UNISONScotland www
This is our archive website that is no longer being updated.
For the new website please go to
Click here
Home News About us Join Us Contacts Help Resources Learning Links UNISON UK
  Retired Members Information & Resources 

Staying Active in UNISON

Back to Retired Members Index

Back to Information & Resources Index

Useful Links



Provided by Mae Stewart, Editor UNISON Retired members Newsletter, Dundee, Perth and Angus.
Please note that this is not definitive information about benefits but will provide a signpost as to where to get up to date information. Please check the sources first. UNISON Scotland can take no responsibility for information that may be outdated or inaccurate.

Issue 49 September 2013

top | Information & Resources Index

Banking and shopping when you’re out and about

If you have difficulty using cash machines and card readers, don’t assume that your only choice is to stop using them.

There may be ways to help you access them. Banks, building societies, shops and other organisations must take reasonable steps to help you, so don’t be afraid to ask what’s available, or to request things that you know are available.

Anyone who struggles to use a chip and PIN card for any reason can get a chip and signature card. When you go tithe till at a shop and put your chip and signature card in the card reader, it will ask you for a signature rather than a PIN.

If your bank or building society won’t let you have one, make a complaint.
Contactless technology, which lets you pay for cheaper items without entering your PIN, is becoming more common. If you spend less than £20 in a shop you may be able to pay by waving your card over the touch point.

There are many kinds of special equipment available for people with visual and hearing impairments. You can request bank statements in large print or other formats that are easier to read. PIN keypads in shops should have a raised locator bump on the number five to help you find the other numbers on the keypad.
For more information about the different products and equipment available, contact the Royal National Institute of Blind People (RNIB) or Action on Hearing Loss.

What Next? - Protecting yourself Banking and shopping from Home

Telephone and internet (online) services allow you to do your banking and shopping at home, making them ideal if you find it hard to get out.
Online banking can be a good way to keep control of your finances from your home. Even if someone else is helping you with your finances, it’s a good idea to check your balance regularly, and it’s possible to do this via the internet.

You can set up regular and one-off bill payments using your bank’s online or telephone service.

Most banks and building societies have a 24-hour telephone service that you can access using a security number.

If you’re hard of hearing, you can get a telephone with an in-built amplifier. If you have arthritis or other conditions which result in joint pain, it could be worthwhile getting a special telephone with big buttons.

Shopping online can be convenient. Some people worry about paying with a debit or credit card over the internet, but it’s possible to shop safely online. However, you should look out for certain features on the website before putting in your payment details.

For more information, see our free guides Internet security; Making the most of the internet and your consumer rights.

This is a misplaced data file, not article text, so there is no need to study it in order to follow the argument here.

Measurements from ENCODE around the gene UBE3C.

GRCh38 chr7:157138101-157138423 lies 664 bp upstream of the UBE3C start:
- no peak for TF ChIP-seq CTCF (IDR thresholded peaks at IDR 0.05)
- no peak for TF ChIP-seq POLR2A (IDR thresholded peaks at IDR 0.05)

If you would like to know more about how to use the internet, ask your local Age UK for help – many offer training sessions and advice on getting online.
UK Online Centres help people who want to learn simple computer skills (see page 34). Your local library might also offer computer training.

Carers Allowance

If you look after your partner, or a relative or friend who needs help because they are ill or disabled, then you are a carer. The main welfare benefit for carers is called Carer's Allowance. You get £59.75 a week.

To qualify for Carer's Allowance, you must:

• Spend at least 35 hours a week caring for a disabled person. It doesn't matter whether or not you live with them

• Care for someone who receives the higher or middle rate care component of Disability Living Allowance, either rate of Personal Independence Payment daily living component, or any rate of Attendance Allowance.

• Not earn more than £100 a week (after deductions)

• not be in full-time education.

If you are under pension age, you will also get National Insurance credits each week towards your pension.

Carer's Allowance may not be paid if you are receiving a State Pension or certain other benefits. However‚ it may be a good idea to apply anyway because you could get extra Pension Credit and/or Housing Benefit.

If you're claiming Universal Credit, you may be able to get an extra amount because of your caring role, without having to apply for Carer's Allowance. This is known as a carer element. However, if you are ill or disabled, you will only be entitled to a carer element or a disability element - not both.

Carer’s Allowance can sometimes continue for short periods if you or the person you care for goes into hospital, or if you have a break from caring.

How to claim Carer's Allowance

Call the Carer's Allowance Unit on 0845 608 4321 (textphone: 0845 604 5312) to request a claim form.

You can also download a form or make a claim online on the GOV.UK website
(The above information was taken from AGE UK website (apologies for any misquotes))

(Apologies to Age Scotland for any mis-quotes in this information) 
Mae Stewart


top | Information & Resources Index